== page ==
In Oct. 1929, Mrs. Edna Stewart, a popular local teacher asked then Fire Chief Ossie Ball if she could bring school children to the firehouse to learn about preventing fires.
Chief Ball thought it a good idea and he offered to give the children a ride on the fire truck. The Fire Prevention Program has been part of the local elementary school curriculum since that time. Several years later the California Department of Education officials came from Sacramento to observe the program and these days schools and fire departments across the nation have fire prevention programs.
Local firefighters are especially promoting kitchen safety as part of their curriculum for children in kindergarten through fifth-grade, according to Patterson/West Stanislaus Division Chief Jeff Gregory.
Over 5,000 students will see the importance of staying away from hot stoves, finding two ways out of a house in case of a fire, how to call 911, how to stop, drop and roll and more.
“We’re also stressing the importance of not going back into the house once the (smoke) detector has gone off and (children) have exited,” Gregory said, Tuesday, Oct. 15. “The toys can be replaced.”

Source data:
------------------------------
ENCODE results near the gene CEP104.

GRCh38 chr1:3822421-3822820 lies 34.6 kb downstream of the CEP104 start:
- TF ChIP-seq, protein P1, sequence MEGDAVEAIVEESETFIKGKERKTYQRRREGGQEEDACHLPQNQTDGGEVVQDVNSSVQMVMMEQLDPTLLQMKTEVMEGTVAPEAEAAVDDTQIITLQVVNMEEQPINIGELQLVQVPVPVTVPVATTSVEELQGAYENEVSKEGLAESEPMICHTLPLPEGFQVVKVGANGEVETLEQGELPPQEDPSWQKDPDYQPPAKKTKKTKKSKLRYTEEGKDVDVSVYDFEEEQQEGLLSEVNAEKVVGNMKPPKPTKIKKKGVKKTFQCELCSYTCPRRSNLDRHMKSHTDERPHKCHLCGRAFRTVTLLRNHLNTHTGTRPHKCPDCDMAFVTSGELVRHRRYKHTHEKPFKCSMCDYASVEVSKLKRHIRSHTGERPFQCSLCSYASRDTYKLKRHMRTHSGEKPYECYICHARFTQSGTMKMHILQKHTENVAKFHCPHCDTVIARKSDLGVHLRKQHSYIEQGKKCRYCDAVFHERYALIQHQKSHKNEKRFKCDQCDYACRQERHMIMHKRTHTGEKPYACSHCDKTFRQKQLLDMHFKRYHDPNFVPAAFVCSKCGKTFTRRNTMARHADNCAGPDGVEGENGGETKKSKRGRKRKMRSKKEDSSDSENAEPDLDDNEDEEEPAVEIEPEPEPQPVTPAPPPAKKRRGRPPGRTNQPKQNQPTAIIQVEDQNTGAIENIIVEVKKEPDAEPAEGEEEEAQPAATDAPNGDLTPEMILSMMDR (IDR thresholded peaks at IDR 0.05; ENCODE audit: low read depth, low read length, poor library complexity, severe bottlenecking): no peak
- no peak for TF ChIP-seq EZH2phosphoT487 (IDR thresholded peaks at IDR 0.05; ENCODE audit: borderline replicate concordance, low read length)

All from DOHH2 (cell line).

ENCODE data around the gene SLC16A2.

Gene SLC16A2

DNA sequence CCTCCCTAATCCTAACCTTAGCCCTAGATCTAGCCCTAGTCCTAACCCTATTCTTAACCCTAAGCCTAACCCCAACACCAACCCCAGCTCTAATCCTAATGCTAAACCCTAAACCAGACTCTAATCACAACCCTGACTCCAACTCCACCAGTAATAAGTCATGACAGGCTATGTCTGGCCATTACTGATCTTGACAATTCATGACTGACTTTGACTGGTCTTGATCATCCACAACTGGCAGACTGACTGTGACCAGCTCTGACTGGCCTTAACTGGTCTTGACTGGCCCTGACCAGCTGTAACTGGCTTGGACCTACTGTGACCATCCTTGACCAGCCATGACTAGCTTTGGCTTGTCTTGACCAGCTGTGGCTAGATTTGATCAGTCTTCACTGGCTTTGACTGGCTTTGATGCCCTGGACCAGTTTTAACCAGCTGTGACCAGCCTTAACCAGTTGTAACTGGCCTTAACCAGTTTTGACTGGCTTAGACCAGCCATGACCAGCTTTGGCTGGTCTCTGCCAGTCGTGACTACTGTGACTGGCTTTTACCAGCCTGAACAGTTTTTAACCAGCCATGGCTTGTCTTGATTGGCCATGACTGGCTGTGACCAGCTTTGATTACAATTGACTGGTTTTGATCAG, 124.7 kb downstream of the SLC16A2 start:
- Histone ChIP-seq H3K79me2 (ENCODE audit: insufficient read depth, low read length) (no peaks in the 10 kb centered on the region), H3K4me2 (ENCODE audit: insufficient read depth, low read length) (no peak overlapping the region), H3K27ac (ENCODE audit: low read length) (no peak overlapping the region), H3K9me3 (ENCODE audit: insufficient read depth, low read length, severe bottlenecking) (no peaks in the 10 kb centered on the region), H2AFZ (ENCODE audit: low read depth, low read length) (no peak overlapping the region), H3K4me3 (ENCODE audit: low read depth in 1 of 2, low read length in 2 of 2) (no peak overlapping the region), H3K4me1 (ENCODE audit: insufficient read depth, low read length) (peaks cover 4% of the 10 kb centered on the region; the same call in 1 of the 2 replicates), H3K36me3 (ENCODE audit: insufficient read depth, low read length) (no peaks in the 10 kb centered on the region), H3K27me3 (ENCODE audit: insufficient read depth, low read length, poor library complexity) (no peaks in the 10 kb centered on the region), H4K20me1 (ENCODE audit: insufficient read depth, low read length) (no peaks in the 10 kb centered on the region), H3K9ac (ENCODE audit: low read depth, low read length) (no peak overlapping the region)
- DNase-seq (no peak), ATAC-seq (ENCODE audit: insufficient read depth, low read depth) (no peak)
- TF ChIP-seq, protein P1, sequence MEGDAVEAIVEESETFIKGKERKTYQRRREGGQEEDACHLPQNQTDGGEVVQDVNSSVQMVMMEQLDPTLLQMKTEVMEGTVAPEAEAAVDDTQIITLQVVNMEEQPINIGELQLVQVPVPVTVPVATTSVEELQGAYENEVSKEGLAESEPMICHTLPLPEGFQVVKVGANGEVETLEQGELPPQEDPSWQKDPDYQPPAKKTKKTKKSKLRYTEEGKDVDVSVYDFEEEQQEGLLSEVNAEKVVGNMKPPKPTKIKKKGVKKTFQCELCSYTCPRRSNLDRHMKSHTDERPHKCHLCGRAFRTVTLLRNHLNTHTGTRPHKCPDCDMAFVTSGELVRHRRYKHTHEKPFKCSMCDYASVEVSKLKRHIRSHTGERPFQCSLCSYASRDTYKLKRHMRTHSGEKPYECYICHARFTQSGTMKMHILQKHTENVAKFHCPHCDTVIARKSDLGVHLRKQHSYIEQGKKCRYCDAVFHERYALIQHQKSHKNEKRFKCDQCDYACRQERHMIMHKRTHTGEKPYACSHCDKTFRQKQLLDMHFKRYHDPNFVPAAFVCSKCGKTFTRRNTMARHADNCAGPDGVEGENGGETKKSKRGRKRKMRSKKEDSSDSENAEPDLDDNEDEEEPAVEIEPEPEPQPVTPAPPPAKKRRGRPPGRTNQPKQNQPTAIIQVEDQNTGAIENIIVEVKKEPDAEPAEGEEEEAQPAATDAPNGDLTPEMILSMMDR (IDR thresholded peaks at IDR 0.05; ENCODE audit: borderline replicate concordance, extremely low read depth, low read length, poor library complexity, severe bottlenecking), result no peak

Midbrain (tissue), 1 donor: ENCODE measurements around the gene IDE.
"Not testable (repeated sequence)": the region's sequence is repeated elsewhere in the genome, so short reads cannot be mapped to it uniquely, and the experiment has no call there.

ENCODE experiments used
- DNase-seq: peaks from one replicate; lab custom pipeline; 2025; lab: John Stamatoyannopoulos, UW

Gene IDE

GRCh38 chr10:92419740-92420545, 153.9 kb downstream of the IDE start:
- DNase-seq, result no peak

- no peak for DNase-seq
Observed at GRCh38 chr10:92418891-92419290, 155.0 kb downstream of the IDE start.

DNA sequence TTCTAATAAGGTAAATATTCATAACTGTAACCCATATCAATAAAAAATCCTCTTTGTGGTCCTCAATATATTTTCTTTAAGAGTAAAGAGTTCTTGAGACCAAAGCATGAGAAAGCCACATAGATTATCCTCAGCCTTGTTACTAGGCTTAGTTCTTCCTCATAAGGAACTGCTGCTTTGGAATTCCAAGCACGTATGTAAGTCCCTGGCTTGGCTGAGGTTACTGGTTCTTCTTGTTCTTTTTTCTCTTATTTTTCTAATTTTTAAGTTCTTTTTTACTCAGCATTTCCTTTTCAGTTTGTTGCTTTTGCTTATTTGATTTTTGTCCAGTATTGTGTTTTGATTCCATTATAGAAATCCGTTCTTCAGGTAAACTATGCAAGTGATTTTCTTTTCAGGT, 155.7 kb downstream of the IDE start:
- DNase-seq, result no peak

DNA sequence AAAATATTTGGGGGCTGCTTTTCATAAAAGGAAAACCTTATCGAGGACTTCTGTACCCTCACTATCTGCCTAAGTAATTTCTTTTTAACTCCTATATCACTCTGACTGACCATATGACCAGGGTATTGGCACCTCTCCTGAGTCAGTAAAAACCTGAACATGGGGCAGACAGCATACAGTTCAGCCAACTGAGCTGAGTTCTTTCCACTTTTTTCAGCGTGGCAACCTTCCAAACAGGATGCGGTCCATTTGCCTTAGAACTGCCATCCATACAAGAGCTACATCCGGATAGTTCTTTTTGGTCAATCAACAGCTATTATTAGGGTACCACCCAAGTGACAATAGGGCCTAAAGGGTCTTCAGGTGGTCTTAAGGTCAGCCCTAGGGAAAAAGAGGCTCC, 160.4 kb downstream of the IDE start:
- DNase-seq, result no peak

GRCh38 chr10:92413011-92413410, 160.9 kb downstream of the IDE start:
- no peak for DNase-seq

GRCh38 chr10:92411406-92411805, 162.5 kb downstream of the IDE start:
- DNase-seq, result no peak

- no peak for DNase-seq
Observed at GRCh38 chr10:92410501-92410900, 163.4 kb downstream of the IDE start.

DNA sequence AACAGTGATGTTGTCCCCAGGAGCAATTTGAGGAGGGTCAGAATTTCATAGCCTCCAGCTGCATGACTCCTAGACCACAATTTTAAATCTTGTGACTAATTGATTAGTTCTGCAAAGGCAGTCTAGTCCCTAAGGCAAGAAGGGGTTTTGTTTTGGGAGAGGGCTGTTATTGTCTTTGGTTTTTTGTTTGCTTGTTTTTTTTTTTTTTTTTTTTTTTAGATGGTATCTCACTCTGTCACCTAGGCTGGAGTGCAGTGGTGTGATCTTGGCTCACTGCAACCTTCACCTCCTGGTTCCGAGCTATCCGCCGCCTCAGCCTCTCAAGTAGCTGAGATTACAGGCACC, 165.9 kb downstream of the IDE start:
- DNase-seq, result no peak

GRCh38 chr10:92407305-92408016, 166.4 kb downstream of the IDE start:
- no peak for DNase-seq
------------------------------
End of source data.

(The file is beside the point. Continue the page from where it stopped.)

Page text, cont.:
Firefighters are also reminding folks of the importance of checking batteries in their smoke detectors.
The firefighters are passing out activity books and coloring books to the children that are specific to their age and grade, Gregory said.
The fire departments had visited six schools as of Tuesday, Oct. 15 and will continue with another four schools between Grayson, Patterson and Newman before November 1.
Fire Protection Month is generally celebrated in Fire Prevention Week, which takes place in the second week of October each year to coincide with the anniversary of the Great Chicago Fire of 1871. Estimates at the time reached more than 300 people dead in the fire and more than 100,000 of the city’s 300,000 were left homeless. The fire destroyed more than four square miles of the city, two-thirds of which was made up of wooden structures at the time.
The damage encompassed more than 2,000 acres and destroyed more than 73 miles of roads, 120 miles of sidewalk, 2,000 lampposts, 17,500 buildings, and $222 million in property—about a third of the city's valuation.
President Calvin Coolidge proclaimed the first National Fire Prevention Week on October 4 though 10, 1925.
Contact Nick Rappley at 892-6187, ext. 31 or email@example.com.